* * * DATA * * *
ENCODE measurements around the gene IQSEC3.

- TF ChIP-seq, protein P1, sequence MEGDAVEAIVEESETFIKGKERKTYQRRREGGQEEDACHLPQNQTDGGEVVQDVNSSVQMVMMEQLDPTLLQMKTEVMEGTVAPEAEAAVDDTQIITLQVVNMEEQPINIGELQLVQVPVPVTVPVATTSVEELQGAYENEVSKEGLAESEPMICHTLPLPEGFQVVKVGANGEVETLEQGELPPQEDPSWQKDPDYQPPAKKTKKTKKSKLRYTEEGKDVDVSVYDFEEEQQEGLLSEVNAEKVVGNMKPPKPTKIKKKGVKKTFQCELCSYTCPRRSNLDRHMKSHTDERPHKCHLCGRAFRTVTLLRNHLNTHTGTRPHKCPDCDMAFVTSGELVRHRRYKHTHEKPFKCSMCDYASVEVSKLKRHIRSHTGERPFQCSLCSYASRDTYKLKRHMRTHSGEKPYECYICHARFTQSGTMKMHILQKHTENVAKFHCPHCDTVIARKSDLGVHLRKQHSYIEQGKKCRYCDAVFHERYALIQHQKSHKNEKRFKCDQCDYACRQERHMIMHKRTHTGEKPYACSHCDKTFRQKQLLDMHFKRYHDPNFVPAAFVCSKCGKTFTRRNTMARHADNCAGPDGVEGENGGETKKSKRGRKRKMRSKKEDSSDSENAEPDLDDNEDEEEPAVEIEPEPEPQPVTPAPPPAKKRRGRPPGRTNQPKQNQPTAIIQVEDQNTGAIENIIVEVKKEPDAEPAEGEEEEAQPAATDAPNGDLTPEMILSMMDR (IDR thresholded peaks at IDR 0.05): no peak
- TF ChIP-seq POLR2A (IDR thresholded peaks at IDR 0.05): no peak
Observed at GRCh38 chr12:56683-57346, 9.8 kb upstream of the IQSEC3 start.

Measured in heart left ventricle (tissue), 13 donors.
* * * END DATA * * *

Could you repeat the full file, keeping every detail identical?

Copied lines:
ENCODE measurements around the gene IQSEC3.

- TF ChIP-seq, protein P1, sequence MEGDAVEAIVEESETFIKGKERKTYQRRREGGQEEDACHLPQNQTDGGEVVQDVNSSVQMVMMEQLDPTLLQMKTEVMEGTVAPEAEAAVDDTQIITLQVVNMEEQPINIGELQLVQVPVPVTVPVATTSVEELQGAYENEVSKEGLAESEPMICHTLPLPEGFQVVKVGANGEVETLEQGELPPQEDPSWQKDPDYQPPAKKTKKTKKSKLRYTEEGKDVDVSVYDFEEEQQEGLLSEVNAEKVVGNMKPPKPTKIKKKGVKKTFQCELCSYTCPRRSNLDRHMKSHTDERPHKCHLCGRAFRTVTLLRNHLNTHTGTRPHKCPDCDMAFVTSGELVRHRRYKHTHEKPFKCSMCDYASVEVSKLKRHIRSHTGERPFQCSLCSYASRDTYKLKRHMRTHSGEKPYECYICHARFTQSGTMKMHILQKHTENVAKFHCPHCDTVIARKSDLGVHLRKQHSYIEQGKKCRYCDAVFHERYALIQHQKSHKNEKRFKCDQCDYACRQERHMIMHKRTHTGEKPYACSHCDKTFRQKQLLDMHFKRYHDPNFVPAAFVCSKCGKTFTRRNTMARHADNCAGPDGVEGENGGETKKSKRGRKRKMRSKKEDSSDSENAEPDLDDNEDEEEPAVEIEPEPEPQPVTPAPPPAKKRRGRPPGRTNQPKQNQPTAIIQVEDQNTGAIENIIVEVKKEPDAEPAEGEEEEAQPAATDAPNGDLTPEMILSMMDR (IDR thresholded peaks at IDR 0.05): no peak
- TF ChIP-seq POLR2A (IDR thresholded peaks at IDR 0.05): no peak
Observed at GRCh38 chr12:56683-57346, 9.8 kb upstream of the IQSEC3 start.

Measured in heart left ventricle (tissue), 13 donors.